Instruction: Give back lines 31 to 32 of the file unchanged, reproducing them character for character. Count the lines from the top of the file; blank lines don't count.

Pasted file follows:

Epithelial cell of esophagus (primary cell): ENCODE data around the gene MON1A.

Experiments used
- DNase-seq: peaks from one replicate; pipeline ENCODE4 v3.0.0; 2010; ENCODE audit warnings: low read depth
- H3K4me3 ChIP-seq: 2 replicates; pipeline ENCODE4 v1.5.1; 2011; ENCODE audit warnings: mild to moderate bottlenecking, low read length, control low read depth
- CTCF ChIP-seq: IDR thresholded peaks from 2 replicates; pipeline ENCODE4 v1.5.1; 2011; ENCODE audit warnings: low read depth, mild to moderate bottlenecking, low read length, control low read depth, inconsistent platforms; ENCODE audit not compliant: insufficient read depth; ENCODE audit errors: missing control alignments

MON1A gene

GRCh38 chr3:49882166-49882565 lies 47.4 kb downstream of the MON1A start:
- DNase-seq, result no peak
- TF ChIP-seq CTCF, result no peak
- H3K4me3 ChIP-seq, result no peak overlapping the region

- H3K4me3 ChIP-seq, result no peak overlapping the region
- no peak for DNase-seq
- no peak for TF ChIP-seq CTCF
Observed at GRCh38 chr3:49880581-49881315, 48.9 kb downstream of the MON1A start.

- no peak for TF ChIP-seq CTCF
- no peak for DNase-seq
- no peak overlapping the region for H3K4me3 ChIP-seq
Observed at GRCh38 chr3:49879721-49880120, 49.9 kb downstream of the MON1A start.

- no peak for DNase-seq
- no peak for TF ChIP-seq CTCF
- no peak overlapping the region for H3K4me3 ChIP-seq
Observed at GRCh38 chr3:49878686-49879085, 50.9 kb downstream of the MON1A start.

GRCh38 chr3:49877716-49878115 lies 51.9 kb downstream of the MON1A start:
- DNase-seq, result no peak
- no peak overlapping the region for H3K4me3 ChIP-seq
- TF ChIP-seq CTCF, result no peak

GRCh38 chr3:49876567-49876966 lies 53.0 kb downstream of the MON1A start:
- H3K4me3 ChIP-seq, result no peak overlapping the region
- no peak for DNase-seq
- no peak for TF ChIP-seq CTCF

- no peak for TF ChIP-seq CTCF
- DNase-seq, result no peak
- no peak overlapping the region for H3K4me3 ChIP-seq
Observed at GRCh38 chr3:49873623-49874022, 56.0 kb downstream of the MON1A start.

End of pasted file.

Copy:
- no peak for TF ChIP-seq CTCF
- DNase-seq, result no peak